Twitter Tumblr FlickrFacebookContact me
This Month Previous Articles Author Title Source Age Genre Series Format Inclusivity LGBTA Portfolio

Recent posts

Month in review

Reviews:
The Art of the Dragon by Sean McMullen
Baby Dance by Ann Taylor and Marjorie van Heerden
The Case of the Climbing Cat by Cynthia Rylant
Coraline by Neil Gaiman
Doctor Who: The Faceless Ones by Terrance Dicks
Fruits Basket Volume 1 by Katsuki Takaya
Girl on a Bar Stool by Tim Roux
The Great American Marble Book by Fred Ferretti
A Handful of Dust by Evelyn Waugh
Hattie Big Sky by Kirby Larson
How I Became a Pirate by Melinda Long
The Invention of Hugo Cabret by Brian Selznick
Kampung Boy by Lat
The Lighthouse, the Cat and the Sea by Leigh W. Rutledge
Love is a Many Trousered Thing by Louise Rennison
Miss Pickerell Goes to Mars by Ellen MacGreggor
Myths, Magic and Legends of Sand Art by Suzanne Lord
On Beyond Zebra by Dr. Seuss
Outside the Lavender Closet by Martha A. Taylor
Secrets Unveiled by Sheshena Pledger
Simulacron-3 by Daniel F. Galouye
Spaceman by Mike O'Driscoll
Testimony by Anita Shreve
A Token of a Better Age by Melinda M. Snodgrass
Tom and Pippo Read a Story by Helen Oxenbury
Thump Quack Moo by Doreen Cronin
Violent Cases by Neil Gaiman and Dave McKean
The Water Hole by Graeme Base
Wet Cats by Mario Garza
You Are Such a One by Nancy Springer


Previous month

Rating System

5 stars: Completely enjoyable or compelling
4 stars: Good but flawed
3 stars: Average
2 stars: OK
1 star: Did not finish

Reading Challenges

My Kind of Mystery Reading Challenge 2017 February - January 2017-8



Comments for Simulacron-3

Simulacron-3Simulacron-3: 09/09/09

A Preamble:

Simulacron-3 is one of about a hundred books I've had for as long as I've been a serious reader. When I got bitten by the reading bug back in 1987 I started to collect books by two criteria: they had to be affordable and they had to be hard to come by. Rather than spend my babysitting money on the then popular books, I tended to go for old books and ones I had never heard of.

As I was collecting the books, often paying a dime or quarter for each, I was also reading books for school and working my way through the library's collection of science fiction and mysteries. In other words, my shelf devoted to my books quickly filled up and I read maybe a percentage of them.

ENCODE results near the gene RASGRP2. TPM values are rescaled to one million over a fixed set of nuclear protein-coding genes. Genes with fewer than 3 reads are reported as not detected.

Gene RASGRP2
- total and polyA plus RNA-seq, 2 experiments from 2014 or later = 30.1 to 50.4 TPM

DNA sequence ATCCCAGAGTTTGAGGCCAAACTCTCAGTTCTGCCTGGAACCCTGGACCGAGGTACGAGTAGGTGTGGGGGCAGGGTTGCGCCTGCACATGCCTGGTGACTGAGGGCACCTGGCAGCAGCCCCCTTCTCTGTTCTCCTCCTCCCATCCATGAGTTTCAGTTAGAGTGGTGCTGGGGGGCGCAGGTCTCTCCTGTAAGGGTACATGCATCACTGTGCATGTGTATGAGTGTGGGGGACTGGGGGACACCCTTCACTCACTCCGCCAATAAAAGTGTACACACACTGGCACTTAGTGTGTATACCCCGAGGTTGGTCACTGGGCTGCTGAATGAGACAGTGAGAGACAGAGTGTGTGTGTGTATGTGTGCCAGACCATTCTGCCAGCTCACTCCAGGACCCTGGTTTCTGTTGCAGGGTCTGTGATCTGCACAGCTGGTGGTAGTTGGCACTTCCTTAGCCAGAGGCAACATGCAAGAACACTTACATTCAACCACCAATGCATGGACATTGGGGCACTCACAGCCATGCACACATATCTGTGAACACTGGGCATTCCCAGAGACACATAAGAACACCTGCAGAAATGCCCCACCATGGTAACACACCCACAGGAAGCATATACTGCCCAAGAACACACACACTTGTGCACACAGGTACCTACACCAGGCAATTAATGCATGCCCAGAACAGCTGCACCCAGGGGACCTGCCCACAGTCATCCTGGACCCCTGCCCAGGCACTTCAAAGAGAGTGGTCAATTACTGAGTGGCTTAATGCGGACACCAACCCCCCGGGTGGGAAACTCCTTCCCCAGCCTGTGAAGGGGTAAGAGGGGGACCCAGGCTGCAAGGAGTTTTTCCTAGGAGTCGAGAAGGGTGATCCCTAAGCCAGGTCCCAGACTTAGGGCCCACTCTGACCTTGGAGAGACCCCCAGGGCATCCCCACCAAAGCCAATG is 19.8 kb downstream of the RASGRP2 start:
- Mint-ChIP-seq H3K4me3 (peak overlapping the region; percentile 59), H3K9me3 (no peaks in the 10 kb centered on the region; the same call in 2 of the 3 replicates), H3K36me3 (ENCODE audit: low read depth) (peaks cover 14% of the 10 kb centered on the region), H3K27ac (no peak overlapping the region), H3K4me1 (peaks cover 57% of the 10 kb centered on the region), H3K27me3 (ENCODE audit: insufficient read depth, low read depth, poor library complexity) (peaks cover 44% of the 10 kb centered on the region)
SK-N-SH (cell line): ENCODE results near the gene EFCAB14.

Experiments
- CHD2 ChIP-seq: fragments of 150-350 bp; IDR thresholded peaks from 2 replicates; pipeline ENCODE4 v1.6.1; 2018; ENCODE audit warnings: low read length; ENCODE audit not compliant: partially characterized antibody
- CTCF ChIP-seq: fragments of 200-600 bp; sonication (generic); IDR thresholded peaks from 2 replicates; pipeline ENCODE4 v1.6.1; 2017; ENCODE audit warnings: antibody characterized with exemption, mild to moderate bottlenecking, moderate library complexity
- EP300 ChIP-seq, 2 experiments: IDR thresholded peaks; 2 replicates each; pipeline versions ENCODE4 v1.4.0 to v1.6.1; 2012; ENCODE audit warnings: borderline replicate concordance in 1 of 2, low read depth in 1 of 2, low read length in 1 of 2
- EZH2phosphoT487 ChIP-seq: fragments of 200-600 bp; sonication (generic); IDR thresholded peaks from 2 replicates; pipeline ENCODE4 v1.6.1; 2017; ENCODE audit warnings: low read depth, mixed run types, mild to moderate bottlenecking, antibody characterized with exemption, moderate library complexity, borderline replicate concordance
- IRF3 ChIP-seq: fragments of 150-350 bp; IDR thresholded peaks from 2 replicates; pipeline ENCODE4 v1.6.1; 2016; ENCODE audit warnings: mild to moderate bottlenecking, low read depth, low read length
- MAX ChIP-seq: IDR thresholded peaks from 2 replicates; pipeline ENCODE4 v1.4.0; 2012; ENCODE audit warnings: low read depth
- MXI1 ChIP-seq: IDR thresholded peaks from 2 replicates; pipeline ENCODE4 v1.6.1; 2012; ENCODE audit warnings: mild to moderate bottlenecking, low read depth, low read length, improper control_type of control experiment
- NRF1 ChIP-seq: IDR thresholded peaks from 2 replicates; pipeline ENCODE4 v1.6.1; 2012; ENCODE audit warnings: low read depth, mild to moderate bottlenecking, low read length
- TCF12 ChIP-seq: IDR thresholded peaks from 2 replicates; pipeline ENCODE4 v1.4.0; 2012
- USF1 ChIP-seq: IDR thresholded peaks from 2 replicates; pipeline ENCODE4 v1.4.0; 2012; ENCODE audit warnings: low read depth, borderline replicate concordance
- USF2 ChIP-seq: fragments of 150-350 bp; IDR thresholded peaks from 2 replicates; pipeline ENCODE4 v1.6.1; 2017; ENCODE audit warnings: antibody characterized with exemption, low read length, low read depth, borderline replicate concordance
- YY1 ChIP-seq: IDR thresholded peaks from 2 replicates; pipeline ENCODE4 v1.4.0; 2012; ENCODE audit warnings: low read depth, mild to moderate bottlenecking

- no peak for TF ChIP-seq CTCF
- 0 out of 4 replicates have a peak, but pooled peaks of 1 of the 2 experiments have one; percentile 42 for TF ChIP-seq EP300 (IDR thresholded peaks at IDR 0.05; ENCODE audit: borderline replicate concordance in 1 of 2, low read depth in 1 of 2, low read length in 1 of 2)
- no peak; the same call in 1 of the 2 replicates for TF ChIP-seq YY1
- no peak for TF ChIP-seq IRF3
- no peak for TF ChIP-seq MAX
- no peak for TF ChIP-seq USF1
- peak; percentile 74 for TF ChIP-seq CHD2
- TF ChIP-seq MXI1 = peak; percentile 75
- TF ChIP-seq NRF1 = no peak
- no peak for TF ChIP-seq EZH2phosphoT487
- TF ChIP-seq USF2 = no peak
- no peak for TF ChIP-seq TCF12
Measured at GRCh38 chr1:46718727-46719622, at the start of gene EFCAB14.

About ten years after I bought Simulacron-3 by Daniel F. Galouye my husband and I went to see a fun science fiction film, The Thirteen Floor. Now I'm normally a compulsive reader of credits but I did not catch Simulcron-3 mentioned as the source material. If I had, I probably wouldn't have even remembered that I owned the book. So the book remained unread and stashed with my original 100.

Five years later I decided to register my original 100 with the hope of finally reading them and releasing the books I didn't want to read again or didn't think my husband or children wanted to read. A Bookcrossing friend contacted me shortly after I had registered the book and asked to borrow it, pointing out the connection to The Thirteen Floor. After I got over my surprise I found the book and sent it to her.

Five more years and I have finally read it. Most of my reading commitments are now finished and I have been enjoying a year of reading mostly what I want. Part of that reading for fun is to finally go through that original 100.

The review:

Simulacron-3 by Daniel F. Galouye begins as a murder mystery set in a computer lab. But it quickly embraces its science fiction setting to explore philosophical notions of reality, consciousness and soul. The title is a pun on "simulacrum" meaning the representation of something often intangible (such as a God). The "crum" has become cron (short for chronograph jobs). The "3" hints at the three levels of reality that Douglas Hall becomes aware of as his own life is endangered.

Things go awry for Douglas Hall when fellow researcher Morton Lynch goes missing and then another colleague, Hannon Fuller is murdered. Hall finds himself accused of both crimes but he has no memory of having committed any crime.

The clues to solving the murders come though from Rien Reactions marketing research based simulator, the Simulacron-3. The ways in which Hall and the other researchers can interact with the Units who "live" in their pre-programmed city would witness the sorts of odd inconsistencies in their reality as the researchers enter and leave the simulation or reprogram the world to try different situations.

As Douglas Hall begins to think he too might be a Unit in a simulation that has gotten so real as to mimic the building of a simulator like that of the real world the book really takes off. I think all my years of playing different Sim games made the book all the more perversely enjoyable. Douglas ends up trying to hide from the creator of the simulator and has the whole world trying to kill him.

My favorite quote from the book comes on page 108: "I couldn't dismiss the incongruity implicit in the need of an immaterial being for immaterial food." It brought to mind a fun evening of Sim torture while playing The Sims.

See also:

| | |

Comments (0)

Permalink



Name:
Email (won't be posted):
Blog URL:
Comment: